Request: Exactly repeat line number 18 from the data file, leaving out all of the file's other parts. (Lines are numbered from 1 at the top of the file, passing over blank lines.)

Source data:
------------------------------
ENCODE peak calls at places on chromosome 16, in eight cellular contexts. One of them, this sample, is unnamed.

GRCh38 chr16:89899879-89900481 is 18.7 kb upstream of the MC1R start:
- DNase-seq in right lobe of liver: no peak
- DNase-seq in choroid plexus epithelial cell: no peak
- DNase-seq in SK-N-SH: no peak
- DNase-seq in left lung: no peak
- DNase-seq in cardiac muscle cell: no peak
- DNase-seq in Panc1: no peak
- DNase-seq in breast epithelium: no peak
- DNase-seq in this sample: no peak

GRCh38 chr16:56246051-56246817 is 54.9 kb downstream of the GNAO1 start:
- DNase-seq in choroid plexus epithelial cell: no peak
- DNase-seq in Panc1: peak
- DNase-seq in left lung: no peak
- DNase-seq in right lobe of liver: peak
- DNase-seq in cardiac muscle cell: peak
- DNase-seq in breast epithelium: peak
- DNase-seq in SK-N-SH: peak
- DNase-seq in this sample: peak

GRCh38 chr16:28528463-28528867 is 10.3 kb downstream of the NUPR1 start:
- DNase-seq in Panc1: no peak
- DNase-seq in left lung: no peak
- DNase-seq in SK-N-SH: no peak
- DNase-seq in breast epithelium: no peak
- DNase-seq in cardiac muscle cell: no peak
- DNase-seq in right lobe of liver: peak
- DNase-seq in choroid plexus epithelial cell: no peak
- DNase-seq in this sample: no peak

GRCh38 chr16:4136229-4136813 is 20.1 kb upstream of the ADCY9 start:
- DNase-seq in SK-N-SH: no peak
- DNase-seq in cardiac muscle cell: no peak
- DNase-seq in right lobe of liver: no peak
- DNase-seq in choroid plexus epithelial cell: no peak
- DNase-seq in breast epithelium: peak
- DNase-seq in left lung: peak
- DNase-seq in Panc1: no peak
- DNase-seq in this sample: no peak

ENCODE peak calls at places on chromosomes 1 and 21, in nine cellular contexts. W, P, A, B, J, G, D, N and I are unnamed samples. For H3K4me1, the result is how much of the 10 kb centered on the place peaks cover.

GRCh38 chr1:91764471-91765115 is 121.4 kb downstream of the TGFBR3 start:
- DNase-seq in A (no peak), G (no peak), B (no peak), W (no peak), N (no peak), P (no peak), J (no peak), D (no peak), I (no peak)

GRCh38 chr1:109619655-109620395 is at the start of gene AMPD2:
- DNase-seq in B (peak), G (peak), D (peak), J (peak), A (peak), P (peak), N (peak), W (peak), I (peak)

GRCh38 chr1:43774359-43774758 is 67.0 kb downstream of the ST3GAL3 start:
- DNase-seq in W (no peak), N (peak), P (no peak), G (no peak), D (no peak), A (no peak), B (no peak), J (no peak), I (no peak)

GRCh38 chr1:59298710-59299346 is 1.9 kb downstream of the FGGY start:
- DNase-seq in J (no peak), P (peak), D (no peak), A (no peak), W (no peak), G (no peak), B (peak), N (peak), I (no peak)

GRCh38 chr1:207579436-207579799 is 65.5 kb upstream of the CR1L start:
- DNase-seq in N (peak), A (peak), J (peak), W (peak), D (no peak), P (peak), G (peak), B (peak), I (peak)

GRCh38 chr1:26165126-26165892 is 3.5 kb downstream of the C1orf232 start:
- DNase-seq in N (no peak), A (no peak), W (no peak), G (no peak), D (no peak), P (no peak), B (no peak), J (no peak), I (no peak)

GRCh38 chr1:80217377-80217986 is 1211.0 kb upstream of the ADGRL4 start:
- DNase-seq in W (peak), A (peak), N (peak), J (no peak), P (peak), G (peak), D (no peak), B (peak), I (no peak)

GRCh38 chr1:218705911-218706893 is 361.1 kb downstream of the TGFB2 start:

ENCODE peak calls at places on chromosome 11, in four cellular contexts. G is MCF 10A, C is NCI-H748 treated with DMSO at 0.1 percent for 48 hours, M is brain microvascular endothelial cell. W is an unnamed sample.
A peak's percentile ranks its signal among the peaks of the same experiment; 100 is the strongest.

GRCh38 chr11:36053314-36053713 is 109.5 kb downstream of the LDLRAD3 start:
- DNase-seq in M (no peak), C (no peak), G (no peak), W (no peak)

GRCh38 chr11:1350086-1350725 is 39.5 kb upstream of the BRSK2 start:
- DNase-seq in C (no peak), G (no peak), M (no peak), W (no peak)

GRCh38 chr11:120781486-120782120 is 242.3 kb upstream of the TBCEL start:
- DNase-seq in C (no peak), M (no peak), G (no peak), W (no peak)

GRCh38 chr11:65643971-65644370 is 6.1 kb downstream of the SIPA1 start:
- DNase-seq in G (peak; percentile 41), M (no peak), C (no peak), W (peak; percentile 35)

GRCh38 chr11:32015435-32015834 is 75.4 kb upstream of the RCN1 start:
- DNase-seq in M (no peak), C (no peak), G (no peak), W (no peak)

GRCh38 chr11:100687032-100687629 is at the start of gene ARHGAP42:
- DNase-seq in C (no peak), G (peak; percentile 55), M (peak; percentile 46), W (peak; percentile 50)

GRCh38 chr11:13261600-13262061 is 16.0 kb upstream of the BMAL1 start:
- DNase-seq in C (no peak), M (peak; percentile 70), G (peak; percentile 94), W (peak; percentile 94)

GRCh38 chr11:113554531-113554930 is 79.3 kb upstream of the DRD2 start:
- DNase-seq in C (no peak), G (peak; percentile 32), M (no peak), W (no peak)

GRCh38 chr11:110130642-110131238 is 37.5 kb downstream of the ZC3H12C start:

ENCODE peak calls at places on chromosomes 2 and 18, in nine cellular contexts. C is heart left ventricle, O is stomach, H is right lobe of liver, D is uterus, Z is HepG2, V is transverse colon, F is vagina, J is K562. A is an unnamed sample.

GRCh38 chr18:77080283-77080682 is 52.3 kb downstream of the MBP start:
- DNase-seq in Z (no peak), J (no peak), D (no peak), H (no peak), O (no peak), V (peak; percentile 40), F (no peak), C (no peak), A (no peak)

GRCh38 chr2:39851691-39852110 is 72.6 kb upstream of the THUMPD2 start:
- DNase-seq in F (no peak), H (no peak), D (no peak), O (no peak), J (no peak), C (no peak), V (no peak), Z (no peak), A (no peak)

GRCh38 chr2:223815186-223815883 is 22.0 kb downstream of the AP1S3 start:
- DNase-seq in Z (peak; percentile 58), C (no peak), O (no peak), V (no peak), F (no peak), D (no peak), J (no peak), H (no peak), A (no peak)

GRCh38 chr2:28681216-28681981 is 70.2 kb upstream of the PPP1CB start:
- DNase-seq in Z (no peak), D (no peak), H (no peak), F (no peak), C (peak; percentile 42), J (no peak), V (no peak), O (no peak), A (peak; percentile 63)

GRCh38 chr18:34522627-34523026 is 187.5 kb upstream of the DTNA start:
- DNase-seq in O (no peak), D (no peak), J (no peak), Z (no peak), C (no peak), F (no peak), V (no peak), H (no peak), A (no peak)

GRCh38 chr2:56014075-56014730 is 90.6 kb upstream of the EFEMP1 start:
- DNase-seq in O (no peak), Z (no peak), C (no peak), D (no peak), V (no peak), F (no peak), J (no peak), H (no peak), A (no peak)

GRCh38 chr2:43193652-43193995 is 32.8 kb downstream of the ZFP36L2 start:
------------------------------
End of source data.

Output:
- DNase-seq in SK-N-SH: peak